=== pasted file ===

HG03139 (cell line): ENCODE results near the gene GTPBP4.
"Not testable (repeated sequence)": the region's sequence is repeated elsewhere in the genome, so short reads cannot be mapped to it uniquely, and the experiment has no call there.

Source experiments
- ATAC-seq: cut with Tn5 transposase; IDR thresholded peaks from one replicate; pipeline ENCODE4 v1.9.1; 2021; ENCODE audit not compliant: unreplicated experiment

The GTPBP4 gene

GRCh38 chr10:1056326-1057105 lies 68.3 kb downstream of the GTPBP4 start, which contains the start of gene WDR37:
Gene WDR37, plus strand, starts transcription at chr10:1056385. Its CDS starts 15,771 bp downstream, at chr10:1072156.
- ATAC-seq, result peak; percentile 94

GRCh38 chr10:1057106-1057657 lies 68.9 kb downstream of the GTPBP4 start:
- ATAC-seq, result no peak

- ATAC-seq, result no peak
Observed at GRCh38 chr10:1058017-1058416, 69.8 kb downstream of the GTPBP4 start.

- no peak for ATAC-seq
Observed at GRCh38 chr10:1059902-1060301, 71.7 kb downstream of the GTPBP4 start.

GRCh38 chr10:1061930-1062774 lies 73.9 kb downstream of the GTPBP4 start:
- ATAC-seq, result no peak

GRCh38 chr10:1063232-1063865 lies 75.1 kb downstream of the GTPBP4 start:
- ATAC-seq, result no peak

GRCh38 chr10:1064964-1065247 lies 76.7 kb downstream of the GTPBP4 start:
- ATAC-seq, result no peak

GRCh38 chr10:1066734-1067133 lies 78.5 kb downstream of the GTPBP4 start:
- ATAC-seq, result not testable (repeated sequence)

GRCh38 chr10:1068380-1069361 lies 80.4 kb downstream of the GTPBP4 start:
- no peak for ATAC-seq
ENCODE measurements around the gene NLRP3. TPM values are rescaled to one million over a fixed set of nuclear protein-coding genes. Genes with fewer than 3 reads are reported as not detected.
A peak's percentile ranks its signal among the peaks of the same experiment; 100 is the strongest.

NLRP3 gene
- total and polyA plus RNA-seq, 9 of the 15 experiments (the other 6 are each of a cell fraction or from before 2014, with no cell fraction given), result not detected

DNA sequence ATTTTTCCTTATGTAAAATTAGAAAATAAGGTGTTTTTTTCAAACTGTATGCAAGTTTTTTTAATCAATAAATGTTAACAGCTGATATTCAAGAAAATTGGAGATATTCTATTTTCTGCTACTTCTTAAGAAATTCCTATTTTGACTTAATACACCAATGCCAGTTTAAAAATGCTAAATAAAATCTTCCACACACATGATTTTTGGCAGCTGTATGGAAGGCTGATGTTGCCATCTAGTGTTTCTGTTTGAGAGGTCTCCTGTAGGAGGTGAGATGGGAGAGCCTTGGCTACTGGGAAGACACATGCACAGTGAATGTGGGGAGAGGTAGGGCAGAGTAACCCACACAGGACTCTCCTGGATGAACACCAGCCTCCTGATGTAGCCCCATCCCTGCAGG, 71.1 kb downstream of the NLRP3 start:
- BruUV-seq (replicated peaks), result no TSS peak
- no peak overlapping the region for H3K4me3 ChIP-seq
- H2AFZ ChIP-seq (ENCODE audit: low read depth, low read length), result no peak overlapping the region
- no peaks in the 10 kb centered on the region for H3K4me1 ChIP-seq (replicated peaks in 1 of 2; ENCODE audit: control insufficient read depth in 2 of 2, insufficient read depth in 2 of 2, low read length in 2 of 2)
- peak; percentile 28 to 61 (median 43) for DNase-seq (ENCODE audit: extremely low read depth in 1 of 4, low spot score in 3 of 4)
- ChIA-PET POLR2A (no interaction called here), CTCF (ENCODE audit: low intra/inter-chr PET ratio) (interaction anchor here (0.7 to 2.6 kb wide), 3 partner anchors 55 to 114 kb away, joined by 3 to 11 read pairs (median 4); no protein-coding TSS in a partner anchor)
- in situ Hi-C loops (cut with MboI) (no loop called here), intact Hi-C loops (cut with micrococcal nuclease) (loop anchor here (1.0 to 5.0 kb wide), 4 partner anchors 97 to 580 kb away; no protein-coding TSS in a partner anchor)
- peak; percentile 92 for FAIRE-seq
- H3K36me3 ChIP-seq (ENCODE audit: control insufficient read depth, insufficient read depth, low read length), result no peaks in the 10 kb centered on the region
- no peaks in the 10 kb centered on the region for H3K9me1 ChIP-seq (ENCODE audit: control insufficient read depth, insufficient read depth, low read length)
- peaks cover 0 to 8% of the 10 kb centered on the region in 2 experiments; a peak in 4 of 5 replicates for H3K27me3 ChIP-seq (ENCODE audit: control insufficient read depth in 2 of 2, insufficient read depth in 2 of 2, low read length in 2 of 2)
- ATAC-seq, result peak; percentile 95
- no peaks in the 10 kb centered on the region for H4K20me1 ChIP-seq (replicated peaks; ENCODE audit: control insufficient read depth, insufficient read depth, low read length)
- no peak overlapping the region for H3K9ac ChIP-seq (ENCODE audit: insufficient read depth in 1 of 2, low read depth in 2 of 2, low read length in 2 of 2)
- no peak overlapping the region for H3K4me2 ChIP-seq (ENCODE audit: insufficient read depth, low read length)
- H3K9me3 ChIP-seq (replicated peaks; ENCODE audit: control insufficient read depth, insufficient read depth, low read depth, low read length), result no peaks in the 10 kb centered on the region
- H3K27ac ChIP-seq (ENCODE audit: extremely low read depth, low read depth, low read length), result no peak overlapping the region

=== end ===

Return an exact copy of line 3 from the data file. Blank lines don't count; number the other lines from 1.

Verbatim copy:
Source experiments